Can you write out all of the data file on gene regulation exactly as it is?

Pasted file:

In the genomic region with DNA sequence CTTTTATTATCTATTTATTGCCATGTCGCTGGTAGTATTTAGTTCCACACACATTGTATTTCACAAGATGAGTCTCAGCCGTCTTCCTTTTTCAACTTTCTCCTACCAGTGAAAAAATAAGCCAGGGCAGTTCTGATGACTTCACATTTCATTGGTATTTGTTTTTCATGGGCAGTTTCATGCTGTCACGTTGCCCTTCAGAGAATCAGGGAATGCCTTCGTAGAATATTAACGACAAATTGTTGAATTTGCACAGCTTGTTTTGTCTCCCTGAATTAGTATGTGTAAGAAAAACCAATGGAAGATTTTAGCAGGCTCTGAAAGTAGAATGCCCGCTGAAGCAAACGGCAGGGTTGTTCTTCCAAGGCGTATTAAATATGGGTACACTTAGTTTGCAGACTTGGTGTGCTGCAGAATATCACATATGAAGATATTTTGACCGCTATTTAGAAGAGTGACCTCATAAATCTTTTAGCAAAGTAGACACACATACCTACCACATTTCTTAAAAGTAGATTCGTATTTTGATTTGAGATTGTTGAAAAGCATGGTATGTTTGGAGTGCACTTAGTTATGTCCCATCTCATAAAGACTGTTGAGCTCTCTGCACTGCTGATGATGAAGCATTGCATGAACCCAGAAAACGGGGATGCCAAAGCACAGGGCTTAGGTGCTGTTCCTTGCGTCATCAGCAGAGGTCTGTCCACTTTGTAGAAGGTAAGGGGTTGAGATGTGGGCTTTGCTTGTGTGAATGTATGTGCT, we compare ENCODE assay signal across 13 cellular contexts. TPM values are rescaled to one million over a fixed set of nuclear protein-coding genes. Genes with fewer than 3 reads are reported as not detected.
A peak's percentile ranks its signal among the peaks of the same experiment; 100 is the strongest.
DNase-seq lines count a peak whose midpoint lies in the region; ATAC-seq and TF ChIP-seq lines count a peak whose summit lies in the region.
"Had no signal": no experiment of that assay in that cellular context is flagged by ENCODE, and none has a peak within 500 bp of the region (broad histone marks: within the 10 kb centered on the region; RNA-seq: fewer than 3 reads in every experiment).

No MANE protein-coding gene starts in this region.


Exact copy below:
In the genomic region with DNA sequence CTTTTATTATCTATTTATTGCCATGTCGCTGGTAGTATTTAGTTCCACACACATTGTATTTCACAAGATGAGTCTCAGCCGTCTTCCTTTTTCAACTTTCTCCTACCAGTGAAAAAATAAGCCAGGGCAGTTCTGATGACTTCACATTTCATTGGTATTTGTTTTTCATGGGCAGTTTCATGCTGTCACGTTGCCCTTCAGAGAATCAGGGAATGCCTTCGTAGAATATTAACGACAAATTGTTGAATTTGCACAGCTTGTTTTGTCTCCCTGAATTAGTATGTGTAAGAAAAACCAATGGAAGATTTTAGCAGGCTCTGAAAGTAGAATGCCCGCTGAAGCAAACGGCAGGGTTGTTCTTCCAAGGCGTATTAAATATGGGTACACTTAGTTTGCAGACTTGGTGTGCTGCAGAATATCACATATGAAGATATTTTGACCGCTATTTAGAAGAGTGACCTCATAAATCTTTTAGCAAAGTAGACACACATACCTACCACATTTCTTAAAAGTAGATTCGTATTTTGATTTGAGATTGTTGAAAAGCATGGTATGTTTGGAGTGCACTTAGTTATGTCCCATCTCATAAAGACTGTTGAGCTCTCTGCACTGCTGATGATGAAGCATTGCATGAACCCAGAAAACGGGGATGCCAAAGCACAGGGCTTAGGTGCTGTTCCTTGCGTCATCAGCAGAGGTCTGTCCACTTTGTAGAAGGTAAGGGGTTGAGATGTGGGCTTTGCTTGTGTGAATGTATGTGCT, we compare ENCODE assay signal across 13 cellular contexts. TPM values are rescaled to one million over a fixed set of nuclear protein-coding genes. Genes with fewer than 3 reads are reported as not detected.
A peak's percentile ranks its signal among the peaks of the same experiment; 100 is the strongest.
DNase-seq lines count a peak whose midpoint lies in the region; ATAC-seq and TF ChIP-seq lines count a peak whose summit lies in the region.
"Had no signal": no experiment of that assay in that cellular context is flagged by ENCODE, and none has a peak within 500 bp of the region (broad histone marks: within the 10 kb centered on the region; RNA-seq: fewer than 3 reads in every experiment).

No MANE protein-coding gene starts in this region.